The language of the U.S. Refugee Act defines a refugee as one who “is outside his or her homeland, unable or unwilling to return or otherwise claim its protection because of persecution or a well-founded fear of persecution based on race, religion, nationality, membership in a particular social group, or political opinion.” The language is derived from the 1951 Convention related to the Status of Refugees. The American language adhered to the UN mandate, but the American government kept insisting on pre-qualifying refugees in their home countries. Those that chose to make their way to America before being vetted by American authorities are processed as asylum seekers, under the loophole carved into Section 208. The section paroles immigrants into the country until their refugee status can be assessed under the Refugee Act.

It is the American government’s own bypassing of its own law, the U.S. Refugee Act and its insistence to process refugees in their home countries that has led to the current debacle.

The process applied by the U.S. government ignores its own law and the UN agreement on refugees. Section 208 is a loophole designed to keep America’s commitment to the UN while keeping its preference to process refugees in their home countries.

The migrant caravan is asserting refugee status under the United Nations and forcing the American government to deal with them through the U.S. Refugee Act. But the American government is insisting on processing them through Section 208. It is important to point out that Section 208 is a parole process not designed, but used anyway, for refugees.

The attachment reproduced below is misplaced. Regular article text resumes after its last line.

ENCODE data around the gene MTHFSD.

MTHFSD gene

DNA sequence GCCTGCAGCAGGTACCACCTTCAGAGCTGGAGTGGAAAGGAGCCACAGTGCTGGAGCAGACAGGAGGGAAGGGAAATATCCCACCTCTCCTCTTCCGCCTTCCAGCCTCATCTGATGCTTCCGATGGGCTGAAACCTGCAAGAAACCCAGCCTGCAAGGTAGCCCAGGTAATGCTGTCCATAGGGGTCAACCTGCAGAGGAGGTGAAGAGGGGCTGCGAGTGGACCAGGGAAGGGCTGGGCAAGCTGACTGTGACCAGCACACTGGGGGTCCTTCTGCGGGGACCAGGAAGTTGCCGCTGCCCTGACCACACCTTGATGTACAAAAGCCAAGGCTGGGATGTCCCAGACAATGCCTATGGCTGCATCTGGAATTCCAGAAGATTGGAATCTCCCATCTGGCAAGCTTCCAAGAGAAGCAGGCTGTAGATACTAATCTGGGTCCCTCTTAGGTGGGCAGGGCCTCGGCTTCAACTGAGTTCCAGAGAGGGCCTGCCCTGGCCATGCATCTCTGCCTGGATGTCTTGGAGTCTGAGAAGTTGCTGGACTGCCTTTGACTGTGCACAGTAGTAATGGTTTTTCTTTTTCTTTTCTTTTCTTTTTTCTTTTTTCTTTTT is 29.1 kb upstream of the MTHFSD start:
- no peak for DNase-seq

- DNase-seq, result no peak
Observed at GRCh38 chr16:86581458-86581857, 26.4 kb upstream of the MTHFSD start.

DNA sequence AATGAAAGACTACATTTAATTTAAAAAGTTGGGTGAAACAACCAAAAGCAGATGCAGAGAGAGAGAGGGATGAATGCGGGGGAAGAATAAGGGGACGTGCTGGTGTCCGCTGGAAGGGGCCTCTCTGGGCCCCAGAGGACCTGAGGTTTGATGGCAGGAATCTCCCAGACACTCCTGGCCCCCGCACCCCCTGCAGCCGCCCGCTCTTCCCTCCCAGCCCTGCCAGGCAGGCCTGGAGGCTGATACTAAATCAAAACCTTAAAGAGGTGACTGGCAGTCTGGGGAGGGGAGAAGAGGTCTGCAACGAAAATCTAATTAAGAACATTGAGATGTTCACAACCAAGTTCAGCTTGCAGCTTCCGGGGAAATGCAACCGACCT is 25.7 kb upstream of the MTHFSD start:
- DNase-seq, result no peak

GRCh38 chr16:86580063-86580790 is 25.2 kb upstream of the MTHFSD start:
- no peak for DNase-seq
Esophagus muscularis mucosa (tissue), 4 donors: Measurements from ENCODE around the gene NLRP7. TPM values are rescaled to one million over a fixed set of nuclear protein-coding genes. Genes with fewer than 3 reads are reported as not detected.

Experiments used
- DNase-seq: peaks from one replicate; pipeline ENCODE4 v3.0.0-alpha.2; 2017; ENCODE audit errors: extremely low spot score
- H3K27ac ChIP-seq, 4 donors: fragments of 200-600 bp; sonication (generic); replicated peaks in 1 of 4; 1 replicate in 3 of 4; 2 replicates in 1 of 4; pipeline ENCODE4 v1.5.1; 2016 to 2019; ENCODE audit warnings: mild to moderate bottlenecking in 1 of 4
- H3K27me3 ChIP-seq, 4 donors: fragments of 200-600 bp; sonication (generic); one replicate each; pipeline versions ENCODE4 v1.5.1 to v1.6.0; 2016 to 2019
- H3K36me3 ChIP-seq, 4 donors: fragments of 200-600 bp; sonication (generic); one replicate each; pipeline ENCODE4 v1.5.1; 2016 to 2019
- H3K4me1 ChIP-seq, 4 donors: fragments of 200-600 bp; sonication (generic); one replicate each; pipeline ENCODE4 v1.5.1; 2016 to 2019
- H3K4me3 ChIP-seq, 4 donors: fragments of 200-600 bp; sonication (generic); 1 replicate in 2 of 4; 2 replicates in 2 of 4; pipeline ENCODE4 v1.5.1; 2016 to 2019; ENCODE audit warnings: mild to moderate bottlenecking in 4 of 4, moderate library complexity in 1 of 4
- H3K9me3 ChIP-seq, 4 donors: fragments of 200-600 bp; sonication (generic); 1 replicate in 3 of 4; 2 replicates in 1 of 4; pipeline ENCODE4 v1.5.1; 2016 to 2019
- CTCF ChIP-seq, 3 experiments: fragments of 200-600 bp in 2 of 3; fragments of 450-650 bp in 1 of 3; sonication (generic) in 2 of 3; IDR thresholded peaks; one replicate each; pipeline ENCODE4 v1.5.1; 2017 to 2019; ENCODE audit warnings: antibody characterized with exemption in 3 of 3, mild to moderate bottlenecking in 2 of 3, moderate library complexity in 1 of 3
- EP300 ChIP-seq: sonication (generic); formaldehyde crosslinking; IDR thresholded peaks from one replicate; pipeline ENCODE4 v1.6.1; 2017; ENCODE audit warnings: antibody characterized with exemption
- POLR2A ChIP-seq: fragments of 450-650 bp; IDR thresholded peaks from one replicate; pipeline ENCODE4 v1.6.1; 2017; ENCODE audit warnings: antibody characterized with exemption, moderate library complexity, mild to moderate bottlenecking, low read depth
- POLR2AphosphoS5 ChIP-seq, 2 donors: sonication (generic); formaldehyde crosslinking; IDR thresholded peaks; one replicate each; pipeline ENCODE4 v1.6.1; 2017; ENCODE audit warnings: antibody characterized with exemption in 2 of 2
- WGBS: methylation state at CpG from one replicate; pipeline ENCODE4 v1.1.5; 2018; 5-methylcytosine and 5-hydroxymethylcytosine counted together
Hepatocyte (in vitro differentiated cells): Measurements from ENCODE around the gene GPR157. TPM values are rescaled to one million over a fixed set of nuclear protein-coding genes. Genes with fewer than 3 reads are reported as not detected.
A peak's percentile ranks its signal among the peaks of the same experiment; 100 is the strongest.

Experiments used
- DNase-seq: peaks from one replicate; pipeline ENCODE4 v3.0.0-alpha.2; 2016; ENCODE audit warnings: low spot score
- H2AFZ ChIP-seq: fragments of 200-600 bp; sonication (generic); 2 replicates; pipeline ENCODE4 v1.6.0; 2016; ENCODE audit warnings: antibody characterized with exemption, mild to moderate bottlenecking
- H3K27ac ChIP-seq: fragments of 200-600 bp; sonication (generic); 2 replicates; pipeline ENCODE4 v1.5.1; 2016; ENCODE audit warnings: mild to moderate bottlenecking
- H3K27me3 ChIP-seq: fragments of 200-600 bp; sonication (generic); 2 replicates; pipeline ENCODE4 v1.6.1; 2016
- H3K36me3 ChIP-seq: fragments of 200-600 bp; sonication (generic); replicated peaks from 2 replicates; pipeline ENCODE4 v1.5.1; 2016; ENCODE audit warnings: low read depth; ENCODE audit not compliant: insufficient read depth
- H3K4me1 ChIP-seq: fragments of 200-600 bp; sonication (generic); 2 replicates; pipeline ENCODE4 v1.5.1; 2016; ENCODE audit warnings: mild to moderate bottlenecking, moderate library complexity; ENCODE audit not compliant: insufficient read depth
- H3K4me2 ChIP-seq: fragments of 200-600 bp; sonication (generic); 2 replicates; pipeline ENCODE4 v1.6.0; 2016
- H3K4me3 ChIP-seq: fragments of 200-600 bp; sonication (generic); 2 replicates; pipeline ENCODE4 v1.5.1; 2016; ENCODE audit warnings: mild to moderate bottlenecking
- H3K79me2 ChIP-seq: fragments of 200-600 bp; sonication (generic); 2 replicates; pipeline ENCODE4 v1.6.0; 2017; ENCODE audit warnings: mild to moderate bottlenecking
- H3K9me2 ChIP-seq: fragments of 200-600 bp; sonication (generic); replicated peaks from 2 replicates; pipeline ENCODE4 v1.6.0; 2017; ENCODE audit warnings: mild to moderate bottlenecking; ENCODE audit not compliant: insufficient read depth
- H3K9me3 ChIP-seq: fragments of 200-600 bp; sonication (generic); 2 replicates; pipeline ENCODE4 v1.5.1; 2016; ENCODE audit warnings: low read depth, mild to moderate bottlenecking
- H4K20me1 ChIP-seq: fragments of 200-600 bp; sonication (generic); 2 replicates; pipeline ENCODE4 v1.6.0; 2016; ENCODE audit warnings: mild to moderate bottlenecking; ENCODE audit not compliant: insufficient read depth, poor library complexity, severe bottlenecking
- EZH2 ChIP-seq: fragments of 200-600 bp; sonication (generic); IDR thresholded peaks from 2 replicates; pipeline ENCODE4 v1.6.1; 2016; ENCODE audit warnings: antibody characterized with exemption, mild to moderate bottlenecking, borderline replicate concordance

Complicating the issue more is Donald Trump’s memorandum on the asylum seekers. Although the law clearly allows asylum seekers to request asylum regardless of how they enter the country, the Trump Administration has ordered its departments to not process those who enter the country illegally.

Executive orders and presidential memorandum both direct and govern the actions of government agencies and officials. Both have the force and effect of law. Executive orders must be published in the Federal Register. Memorandums can be added to the Register if the president determines that they have “general applicability and legal effect.” Trump’s memorandum was published in the Register on November 9.

Until the Trump memorandum is challenged in court and adjudicated, Trump’s order remains the official policy but not the law.

However, because of America’s commitment to the United Nations Convention against Torture, any immigrant who crossed the border illegally can request asylum under the fear of undue hardship upon being returned to their country. It is a much higher standard for the refugee to reach but the U.S. government must process the refugee before deporting them to their home country, thus delaying the deportation that the Trump Administration is trying to fast track.

America’s policy on immigrants is being forced into public discussion by the migrant caravans. The solution to the debacle is for America to decide whether it will adhere to its UN agreements or will it insist on treating immigrants in a hodgepodge manner.

Not usually discussed is that the Refugee Act, including the United Nations definition of refugees, excludes individuals that are displaced by natural disasters or war that are generally considered to be refugees.

Author’s note: I am trying out explainer videos to explain complex issues. I would appreciate your comments and suggestions.